Technology team members at Warner Bros. work last month in a "scrum… (Bob Chamberlin, Los Angeles…)
The lobbies of most Hollywood offices are decorated with movie posters and Academy Awards.
But on the sixth floor of a building on Warner Bros.' Burbank lot, the lobby is decorated with patents — 24 of them, for things such as "a method and apparatus for providing lossless data compression" and "motion picture anti-piracy coding."
This might be a sneak peek at the future of the modern studio, where the digitization of delivery systems and the power of social media mean that making great movies and television shows is no longer enough to succeed. The new studio needs to manage complex processes as efficiently as Google and reach consumers as aggressively as Apple.
That's a tall order for an industry known for its resistance to new technology, and a difficult transition for companies where promotions come from impressing the right senior executive, not taking risks on a new idea.
"We're trying to function as a start-up, with a bit of a different culture than the rest of the studio, while still recognizing the impact of our work across so many different businesses," said Darcy Antonellis, Warner Bros. chief technology officer.
Antonellis, who co-developed three of those 24 patents and can discuss film distribution as easily as she does Moore's Law — a principle used in semiconductor design — has an engineering degree but has spent her career working at CBS, 20th Century Fox and Warner Bros. She grew up in New Jersey with a father who sold equipment to television stations.
"I spent many days as a child on a stool at NAB [the National Assn. of Broadcasters trade show] playing with production switchers," she recalled.
No studio has been more aggressive in developing digital media than Warner Bros. It was the first to rent films on Facebook and led the way in launching UltraViolet, a multi-company initiative to sell movies online in a post-DVD world.
Warner's apps can be used to watch a movie on an iPad or to share personal photographs securely with friends and family. The studio is one of the few companies in Hollywood that hosts Silicon Valley-style "hackathons" for employees to create innovative new projects.
"We need to control our own destiny in the digital world," said Kevin Tsujihara, president of the studio's home entertainment group and Antonellis' boss. "We can't rely on others for things that are incredibly important to the competitiveness of Warner Bros. and the industry."
Handling that task has been a big challenge for Warner's technical operations unit, which a few years ago was focused on behind-the-scenes processes. A major project called DETE ("Engineers are terrible at names," Antonellis jokes), which enables the studio to deliver television reruns, promotional clips and every bit of associated data online, almost eliminated the expensive process of shipping physical tapes.
"We used to do things that nobody knew about, but now we are more front-facing and building direct relationships with consumers," said Antonellis, who leads a team of about 300 developers, programmers and engineers.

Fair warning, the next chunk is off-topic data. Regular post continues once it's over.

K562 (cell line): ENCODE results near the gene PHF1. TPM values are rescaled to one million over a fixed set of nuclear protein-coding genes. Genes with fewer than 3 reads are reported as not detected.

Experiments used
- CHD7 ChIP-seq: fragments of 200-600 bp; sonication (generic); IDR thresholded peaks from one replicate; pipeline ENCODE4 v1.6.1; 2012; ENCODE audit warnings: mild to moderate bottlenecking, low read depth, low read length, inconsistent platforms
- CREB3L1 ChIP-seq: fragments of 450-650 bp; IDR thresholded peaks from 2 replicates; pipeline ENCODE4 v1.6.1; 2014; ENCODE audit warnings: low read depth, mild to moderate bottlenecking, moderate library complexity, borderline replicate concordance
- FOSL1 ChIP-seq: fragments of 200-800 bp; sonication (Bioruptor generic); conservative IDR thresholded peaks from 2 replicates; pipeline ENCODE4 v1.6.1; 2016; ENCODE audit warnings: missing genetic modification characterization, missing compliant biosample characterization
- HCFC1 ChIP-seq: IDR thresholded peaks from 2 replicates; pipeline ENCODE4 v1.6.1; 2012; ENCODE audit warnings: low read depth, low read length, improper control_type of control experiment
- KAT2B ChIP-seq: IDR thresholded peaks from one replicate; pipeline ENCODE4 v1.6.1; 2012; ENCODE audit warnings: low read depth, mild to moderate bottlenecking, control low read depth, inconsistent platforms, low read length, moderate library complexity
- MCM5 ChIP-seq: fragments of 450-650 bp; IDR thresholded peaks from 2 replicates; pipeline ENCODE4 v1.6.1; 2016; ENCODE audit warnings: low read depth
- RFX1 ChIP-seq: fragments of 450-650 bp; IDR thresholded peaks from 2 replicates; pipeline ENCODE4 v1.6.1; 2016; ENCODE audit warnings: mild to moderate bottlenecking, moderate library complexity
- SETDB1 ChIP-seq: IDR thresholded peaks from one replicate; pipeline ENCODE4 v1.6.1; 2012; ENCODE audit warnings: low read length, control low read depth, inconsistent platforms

Building software and running servers require a different work environment from those used to negotiate actors' contracts or book movies into theaters. While "tech ops" and its sibling "advanced digital services" can't boast luxurious campuses like those at Facebook Inc. or Google, they do have a vibe all their own.
Conference rooms traditionally used for meetings have been transformed into "scrum rooms," where employees come together to work for several weeks at a time on specific projects. Posters for "Harry Potter" and "Man of Steel" hang on walls next to whiteboards with terms such as "queued development" and "code review."
During a daily exercise in one of the scrum rooms, eight employees stand in front of their computers to update a "scrum master" on their progress.
"Today I'm planning to implement the token validation," one says.
"The only thing I have left is coordinating on mobile development," another says.
This "agile scrum" development process is used regularly at software companies but is novel at a Hollywood studio, where competitive cultures turn transparency into a weakness.
"The balance we have to strike is we want to show the good and the bad, but we can't look incompetent," said Joe Annino, executive director of technical project management, who like many of tech ops' male employees has a beard and works in a dress shirt and jeans.
In an office decorated only by the books "Design Patterns" and "Action Scripts 3.0," Web development manager Imran Saadi shows off a computer screen listing dozens of servers with internal nicknames such as John Goodman, Kiefer Sutherland and Buffy. Each has a green, red or yellow light next to it, indicating whether it's currently working smoothly or has a problem.
Despite his use of Silicon Valley terms like "extreme programming" and "information radiators," Saadi is a Hollywood veteran, having worked at Walt Disney Co. for six years before joining Warner in 2007.